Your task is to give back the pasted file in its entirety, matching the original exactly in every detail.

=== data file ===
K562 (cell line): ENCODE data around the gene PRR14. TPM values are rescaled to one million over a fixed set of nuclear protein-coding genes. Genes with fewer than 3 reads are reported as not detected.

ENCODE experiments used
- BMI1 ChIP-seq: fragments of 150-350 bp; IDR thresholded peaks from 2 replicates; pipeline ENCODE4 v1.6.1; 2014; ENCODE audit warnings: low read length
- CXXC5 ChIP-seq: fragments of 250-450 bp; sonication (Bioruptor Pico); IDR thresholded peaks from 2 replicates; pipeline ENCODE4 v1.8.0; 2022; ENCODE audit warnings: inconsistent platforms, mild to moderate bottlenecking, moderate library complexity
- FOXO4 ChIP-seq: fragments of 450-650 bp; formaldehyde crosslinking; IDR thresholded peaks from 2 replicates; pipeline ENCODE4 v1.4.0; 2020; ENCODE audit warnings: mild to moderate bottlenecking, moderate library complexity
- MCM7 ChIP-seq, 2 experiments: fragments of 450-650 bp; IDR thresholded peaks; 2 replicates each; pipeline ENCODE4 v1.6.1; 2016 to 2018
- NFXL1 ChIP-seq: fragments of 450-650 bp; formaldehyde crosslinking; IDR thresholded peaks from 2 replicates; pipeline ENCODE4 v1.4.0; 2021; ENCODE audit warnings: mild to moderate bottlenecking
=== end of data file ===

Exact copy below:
K562 (cell line): ENCODE data around the gene PRR14. TPM values are rescaled to one million over a fixed set of nuclear protein-coding genes. Genes with fewer than 3 reads are reported as not detected.

ENCODE experiments used
- BMI1 ChIP-seq: fragments of 150-350 bp; IDR thresholded peaks from 2 replicates; pipeline ENCODE4 v1.6.1; 2014; ENCODE audit warnings: low read length
- CXXC5 ChIP-seq: fragments of 250-450 bp; sonication (Bioruptor Pico); IDR thresholded peaks from 2 replicates; pipeline ENCODE4 v1.8.0; 2022; ENCODE audit warnings: inconsistent platforms, mild to moderate bottlenecking, moderate library complexity
- FOXO4 ChIP-seq: fragments of 450-650 bp; formaldehyde crosslinking; IDR thresholded peaks from 2 replicates; pipeline ENCODE4 v1.4.0; 2020; ENCODE audit warnings: mild to moderate bottlenecking, moderate library complexity
- MCM7 ChIP-seq, 2 experiments: fragments of 450-650 bp; IDR thresholded peaks; 2 replicates each; pipeline ENCODE4 v1.6.1; 2016 to 2018
- NFXL1 ChIP-seq: fragments of 450-650 bp; formaldehyde crosslinking; IDR thresholded peaks from 2 replicates; pipeline ENCODE4 v1.4.0; 2021; ENCODE audit warnings: mild to moderate bottlenecking